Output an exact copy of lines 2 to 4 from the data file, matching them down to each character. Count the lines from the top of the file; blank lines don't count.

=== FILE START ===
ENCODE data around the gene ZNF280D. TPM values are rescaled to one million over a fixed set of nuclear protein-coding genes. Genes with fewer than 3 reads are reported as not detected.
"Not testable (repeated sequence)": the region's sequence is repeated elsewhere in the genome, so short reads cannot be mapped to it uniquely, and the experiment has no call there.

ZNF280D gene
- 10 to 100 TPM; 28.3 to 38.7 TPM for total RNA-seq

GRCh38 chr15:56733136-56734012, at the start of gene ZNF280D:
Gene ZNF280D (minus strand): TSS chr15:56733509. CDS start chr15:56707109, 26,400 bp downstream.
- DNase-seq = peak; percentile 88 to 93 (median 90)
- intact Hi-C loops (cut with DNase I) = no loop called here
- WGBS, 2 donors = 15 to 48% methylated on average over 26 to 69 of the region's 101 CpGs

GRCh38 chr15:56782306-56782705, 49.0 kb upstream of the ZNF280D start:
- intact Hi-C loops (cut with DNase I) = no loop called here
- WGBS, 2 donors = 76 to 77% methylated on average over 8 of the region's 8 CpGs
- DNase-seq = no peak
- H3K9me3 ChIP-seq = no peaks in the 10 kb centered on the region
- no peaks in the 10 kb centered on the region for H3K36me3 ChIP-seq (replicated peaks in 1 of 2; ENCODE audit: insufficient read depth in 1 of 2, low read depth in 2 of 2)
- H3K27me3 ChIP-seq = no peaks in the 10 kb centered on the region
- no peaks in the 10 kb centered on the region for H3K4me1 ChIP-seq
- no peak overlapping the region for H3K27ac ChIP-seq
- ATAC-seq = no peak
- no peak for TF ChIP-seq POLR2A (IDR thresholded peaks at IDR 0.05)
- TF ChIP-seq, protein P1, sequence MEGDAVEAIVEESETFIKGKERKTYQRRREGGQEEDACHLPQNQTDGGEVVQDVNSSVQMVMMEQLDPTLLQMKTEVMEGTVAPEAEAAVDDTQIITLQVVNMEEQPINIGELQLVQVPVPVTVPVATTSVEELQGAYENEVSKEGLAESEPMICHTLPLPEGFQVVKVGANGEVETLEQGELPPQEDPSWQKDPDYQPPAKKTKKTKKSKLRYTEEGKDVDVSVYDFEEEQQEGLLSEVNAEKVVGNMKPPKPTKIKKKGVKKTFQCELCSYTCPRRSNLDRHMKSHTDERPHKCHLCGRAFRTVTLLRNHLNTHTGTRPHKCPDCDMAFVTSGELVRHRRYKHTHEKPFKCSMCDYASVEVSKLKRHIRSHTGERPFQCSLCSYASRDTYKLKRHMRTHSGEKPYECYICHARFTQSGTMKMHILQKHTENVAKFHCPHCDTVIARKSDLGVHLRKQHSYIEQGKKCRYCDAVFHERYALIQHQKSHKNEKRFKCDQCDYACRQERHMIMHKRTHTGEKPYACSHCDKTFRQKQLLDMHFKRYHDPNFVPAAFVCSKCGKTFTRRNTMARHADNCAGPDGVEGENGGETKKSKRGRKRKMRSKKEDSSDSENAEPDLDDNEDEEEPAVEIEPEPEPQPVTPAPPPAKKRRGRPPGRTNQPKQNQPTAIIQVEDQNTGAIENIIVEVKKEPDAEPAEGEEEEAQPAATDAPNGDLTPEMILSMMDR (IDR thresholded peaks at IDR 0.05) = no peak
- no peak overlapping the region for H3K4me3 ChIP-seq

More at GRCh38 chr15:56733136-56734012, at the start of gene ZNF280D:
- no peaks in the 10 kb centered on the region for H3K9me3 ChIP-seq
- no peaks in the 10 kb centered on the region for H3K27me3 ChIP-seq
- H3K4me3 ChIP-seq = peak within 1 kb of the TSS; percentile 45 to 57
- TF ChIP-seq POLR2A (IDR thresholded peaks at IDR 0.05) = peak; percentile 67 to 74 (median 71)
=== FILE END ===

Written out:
"Not testable (repeated sequence)": the region's sequence is repeated elsewhere in the genome, so short reads cannot be mapped to it uniquely, and the experiment has no call there.

ZNF280D gene
- 10 to 100 TPM; 28.3 to 38.7 TPM for total RNA-seq